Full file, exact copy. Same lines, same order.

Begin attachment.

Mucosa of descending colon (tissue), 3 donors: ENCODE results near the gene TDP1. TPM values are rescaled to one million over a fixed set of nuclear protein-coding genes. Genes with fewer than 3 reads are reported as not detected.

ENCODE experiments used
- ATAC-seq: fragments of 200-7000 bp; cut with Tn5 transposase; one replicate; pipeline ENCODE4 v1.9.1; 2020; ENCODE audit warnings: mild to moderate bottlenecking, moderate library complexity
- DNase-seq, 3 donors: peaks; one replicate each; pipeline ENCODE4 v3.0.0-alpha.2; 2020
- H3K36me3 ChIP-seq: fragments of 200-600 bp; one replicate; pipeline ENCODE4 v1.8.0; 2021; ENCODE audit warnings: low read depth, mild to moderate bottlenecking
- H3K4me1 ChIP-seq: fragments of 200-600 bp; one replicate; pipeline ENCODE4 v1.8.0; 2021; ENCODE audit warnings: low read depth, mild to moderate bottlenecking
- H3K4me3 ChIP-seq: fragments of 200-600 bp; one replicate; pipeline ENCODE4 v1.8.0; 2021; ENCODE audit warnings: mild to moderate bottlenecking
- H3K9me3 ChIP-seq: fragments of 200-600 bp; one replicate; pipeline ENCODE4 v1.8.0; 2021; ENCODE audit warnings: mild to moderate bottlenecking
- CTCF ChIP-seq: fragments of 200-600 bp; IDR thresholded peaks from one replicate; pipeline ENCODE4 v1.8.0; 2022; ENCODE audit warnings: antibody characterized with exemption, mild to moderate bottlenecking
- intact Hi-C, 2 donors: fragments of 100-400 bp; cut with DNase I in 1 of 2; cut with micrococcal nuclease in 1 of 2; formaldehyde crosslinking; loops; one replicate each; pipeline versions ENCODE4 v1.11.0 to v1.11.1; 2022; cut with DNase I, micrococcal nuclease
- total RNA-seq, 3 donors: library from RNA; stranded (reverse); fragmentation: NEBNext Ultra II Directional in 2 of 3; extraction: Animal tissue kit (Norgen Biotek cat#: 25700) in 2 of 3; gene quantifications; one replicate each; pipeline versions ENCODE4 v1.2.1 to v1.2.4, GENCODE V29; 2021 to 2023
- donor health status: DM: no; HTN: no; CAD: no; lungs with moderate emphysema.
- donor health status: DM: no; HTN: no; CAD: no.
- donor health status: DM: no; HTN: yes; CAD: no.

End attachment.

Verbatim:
Mucosa of descending colon (tissue), 3 donors: ENCODE results near the gene TDP1. TPM values are rescaled to one million over a fixed set of nuclear protein-coding genes. Genes with fewer than 3 reads are reported as not detected.

ENCODE experiments used
- ATAC-seq: fragments of 200-7000 bp; cut with Tn5 transposase; one replicate; pipeline ENCODE4 v1.9.1; 2020; ENCODE audit warnings: mild to moderate bottlenecking, moderate library complexity
- DNase-seq, 3 donors: peaks; one replicate each; pipeline ENCODE4 v3.0.0-alpha.2; 2020
- H3K36me3 ChIP-seq: fragments of 200-600 bp; one replicate; pipeline ENCODE4 v1.8.0; 2021; ENCODE audit warnings: low read depth, mild to moderate bottlenecking
- H3K4me1 ChIP-seq: fragments of 200-600 bp; one replicate; pipeline ENCODE4 v1.8.0; 2021; ENCODE audit warnings: low read depth, mild to moderate bottlenecking
- H3K4me3 ChIP-seq: fragments of 200-600 bp; one replicate; pipeline ENCODE4 v1.8.0; 2021; ENCODE audit warnings: mild to moderate bottlenecking
- H3K9me3 ChIP-seq: fragments of 200-600 bp; one replicate; pipeline ENCODE4 v1.8.0; 2021; ENCODE audit warnings: mild to moderate bottlenecking
- CTCF ChIP-seq: fragments of 200-600 bp; IDR thresholded peaks from one replicate; pipeline ENCODE4 v1.8.0; 2022; ENCODE audit warnings: antibody characterized with exemption, mild to moderate bottlenecking
- intact Hi-C, 2 donors: fragments of 100-400 bp; cut with DNase I in 1 of 2; cut with micrococcal nuclease in 1 of 2; formaldehyde crosslinking; loops; one replicate each; pipeline versions ENCODE4 v1.11.0 to v1.11.1; 2022; cut with DNase I, micrococcal nuclease
- total RNA-seq, 3 donors: library from RNA; stranded (reverse); fragmentation: NEBNext Ultra II Directional in 2 of 3; extraction: Animal tissue kit (Norgen Biotek cat#: 25700) in 2 of 3; gene quantifications; one replicate each; pipeline versions ENCODE4 v1.2.1 to v1.2.4, GENCODE V29; 2021 to 2023
- donor health status: DM: no; HTN: no; CAD: no; lungs with moderate emphysema.
- donor health status: DM: no; HTN: no; CAD: no.
- donor health status: DM: no; HTN: yes; CAD: no.